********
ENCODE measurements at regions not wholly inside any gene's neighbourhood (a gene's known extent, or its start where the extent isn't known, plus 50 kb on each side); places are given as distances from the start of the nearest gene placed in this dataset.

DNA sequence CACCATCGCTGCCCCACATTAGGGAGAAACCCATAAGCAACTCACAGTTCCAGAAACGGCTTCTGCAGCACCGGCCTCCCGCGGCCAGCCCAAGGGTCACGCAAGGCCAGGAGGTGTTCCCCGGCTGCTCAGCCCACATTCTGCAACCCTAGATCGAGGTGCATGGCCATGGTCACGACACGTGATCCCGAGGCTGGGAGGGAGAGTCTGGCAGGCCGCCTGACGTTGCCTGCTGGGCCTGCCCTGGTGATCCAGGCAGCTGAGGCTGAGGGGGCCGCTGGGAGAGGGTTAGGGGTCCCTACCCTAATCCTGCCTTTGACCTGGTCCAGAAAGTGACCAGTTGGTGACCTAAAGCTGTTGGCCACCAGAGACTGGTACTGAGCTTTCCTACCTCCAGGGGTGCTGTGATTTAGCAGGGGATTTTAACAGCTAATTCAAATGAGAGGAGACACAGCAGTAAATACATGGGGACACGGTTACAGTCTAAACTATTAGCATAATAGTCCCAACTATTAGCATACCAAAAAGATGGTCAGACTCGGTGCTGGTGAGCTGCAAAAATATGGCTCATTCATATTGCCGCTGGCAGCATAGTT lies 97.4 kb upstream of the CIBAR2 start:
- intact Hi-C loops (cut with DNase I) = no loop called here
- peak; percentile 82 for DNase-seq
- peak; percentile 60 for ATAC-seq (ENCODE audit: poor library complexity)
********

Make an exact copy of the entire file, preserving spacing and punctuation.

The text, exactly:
ENCODE measurements at regions not wholly inside any gene's neighbourhood (a gene's known extent, or its start where the extent isn't known, plus 50 kb on each side); places are given as distances from the start of the nearest gene placed in this dataset.

DNA sequence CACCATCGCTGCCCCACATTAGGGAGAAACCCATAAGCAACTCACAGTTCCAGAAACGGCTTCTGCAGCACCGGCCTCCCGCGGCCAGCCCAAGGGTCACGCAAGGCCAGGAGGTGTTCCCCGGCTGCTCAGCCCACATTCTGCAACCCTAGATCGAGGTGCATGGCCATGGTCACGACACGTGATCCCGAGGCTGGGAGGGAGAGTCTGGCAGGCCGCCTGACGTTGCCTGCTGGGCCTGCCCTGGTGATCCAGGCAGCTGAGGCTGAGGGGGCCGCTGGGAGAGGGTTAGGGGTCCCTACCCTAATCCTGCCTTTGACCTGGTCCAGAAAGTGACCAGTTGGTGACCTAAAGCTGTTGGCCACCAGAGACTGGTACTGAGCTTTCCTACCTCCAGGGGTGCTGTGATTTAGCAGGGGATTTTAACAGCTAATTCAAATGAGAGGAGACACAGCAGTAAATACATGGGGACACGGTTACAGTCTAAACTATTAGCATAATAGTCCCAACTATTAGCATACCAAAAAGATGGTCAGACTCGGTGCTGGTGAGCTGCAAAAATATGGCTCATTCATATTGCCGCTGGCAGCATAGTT lies 97.4 kb upstream of the CIBAR2 start:
- intact Hi-C loops (cut with DNase I) = no loop called here
- peak; percentile 82 for DNase-seq
- peak; percentile 60 for ATAC-seq (ENCODE audit: poor library complexity)